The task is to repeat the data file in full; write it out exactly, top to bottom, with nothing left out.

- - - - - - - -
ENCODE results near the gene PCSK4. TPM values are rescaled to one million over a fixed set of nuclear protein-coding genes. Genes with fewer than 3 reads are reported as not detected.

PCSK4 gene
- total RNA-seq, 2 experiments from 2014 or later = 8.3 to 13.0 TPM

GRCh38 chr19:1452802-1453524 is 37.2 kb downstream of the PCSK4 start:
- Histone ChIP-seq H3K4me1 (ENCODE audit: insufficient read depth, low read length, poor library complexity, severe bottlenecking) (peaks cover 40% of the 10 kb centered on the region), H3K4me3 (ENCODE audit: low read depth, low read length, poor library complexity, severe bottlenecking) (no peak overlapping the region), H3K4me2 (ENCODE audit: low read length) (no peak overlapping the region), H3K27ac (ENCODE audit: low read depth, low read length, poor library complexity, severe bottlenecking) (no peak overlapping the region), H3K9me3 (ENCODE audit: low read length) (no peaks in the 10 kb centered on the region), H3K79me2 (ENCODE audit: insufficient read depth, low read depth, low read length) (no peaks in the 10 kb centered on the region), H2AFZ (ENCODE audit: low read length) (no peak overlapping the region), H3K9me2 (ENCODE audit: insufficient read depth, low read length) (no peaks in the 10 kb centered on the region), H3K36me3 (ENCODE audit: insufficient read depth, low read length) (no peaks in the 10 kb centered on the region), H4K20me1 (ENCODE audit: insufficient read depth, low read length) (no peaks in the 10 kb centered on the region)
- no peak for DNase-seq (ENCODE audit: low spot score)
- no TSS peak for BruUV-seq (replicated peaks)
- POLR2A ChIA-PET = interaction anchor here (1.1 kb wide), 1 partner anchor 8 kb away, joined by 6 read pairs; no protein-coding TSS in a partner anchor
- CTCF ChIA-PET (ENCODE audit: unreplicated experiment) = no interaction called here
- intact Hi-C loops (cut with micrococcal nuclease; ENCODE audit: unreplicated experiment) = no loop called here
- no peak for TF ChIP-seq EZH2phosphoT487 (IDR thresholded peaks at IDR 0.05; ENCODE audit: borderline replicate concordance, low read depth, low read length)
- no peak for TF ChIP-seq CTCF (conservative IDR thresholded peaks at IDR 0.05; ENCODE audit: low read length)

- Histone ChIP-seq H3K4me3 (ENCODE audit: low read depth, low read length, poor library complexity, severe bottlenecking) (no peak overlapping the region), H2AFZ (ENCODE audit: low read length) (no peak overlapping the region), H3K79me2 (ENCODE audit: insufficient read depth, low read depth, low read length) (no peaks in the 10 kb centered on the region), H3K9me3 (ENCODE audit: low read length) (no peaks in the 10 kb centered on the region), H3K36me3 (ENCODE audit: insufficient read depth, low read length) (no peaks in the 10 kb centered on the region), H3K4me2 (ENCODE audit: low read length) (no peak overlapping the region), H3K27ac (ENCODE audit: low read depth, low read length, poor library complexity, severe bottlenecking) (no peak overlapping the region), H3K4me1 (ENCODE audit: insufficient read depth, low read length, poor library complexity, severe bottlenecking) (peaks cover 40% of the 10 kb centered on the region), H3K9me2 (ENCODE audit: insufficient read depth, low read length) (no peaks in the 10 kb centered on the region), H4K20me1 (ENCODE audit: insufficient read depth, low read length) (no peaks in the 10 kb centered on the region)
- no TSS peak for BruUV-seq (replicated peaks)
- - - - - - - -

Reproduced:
ENCODE results near the gene PCSK4. TPM values are rescaled to one million over a fixed set of nuclear protein-coding genes. Genes with fewer than 3 reads are reported as not detected.

PCSK4 gene
- total RNA-seq, 2 experiments from 2014 or later = 8.3 to 13.0 TPM

GRCh38 chr19:1452802-1453524 is 37.2 kb downstream of the PCSK4 start:
- Histone ChIP-seq H3K4me1 (ENCODE audit: insufficient read depth, low read length, poor library complexity, severe bottlenecking) (peaks cover 40% of the 10 kb centered on the region), H3K4me3 (ENCODE audit: low read depth, low read length, poor library complexity, severe bottlenecking) (no peak overlapping the region), H3K4me2 (ENCODE audit: low read length) (no peak overlapping the region), H3K27ac (ENCODE audit: low read depth, low read length, poor library complexity, severe bottlenecking) (no peak overlapping the region), H3K9me3 (ENCODE audit: low read length) (no peaks in the 10 kb centered on the region), H3K79me2 (ENCODE audit: insufficient read depth, low read depth, low read length) (no peaks in the 10 kb centered on the region), H2AFZ (ENCODE audit: low read length) (no peak overlapping the region), H3K9me2 (ENCODE audit: insufficient read depth, low read length) (no peaks in the 10 kb centered on the region), H3K36me3 (ENCODE audit: insufficient read depth, low read length) (no peaks in the 10 kb centered on the region), H4K20me1 (ENCODE audit: insufficient read depth, low read length) (no peaks in the 10 kb centered on the region)
- no peak for DNase-seq (ENCODE audit: low spot score)
- no TSS peak for BruUV-seq (replicated peaks)
- POLR2A ChIA-PET = interaction anchor here (1.1 kb wide), 1 partner anchor 8 kb away, joined by 6 read pairs; no protein-coding TSS in a partner anchor
- CTCF ChIA-PET (ENCODE audit: unreplicated experiment) = no interaction called here
- intact Hi-C loops (cut with micrococcal nuclease; ENCODE audit: unreplicated experiment) = no loop called here
- no peak for TF ChIP-seq EZH2phosphoT487 (IDR thresholded peaks at IDR 0.05; ENCODE audit: borderline replicate concordance, low read depth, low read length)
- no peak for TF ChIP-seq CTCF (conservative IDR thresholded peaks at IDR 0.05; ENCODE audit: low read length)

- Histone ChIP-seq H3K4me3 (ENCODE audit: low read depth, low read length, poor library complexity, severe bottlenecking) (no peak overlapping the region), H2AFZ (ENCODE audit: low read length) (no peak overlapping the region), H3K79me2 (ENCODE audit: insufficient read depth, low read depth, low read length) (no peaks in the 10 kb centered on the region), H3K9me3 (ENCODE audit: low read length) (no peaks in the 10 kb centered on the region), H3K36me3 (ENCODE audit: insufficient read depth, low read length) (no peaks in the 10 kb centered on the region), H3K4me2 (ENCODE audit: low read length) (no peak overlapping the region), H3K27ac (ENCODE audit: low read depth, low read length, poor library complexity, severe bottlenecking) (no peak overlapping the region), H3K4me1 (ENCODE audit: insufficient read depth, low read length, poor library complexity, severe bottlenecking) (peaks cover 40% of the 10 kb centered on the region), H3K9me2 (ENCODE audit: insufficient read depth, low read length) (no peaks in the 10 kb centered on the region), H4K20me1 (ENCODE audit: insufficient read depth, low read length) (no peaks in the 10 kb centered on the region)
- no TSS peak for BruUV-seq (replicated peaks)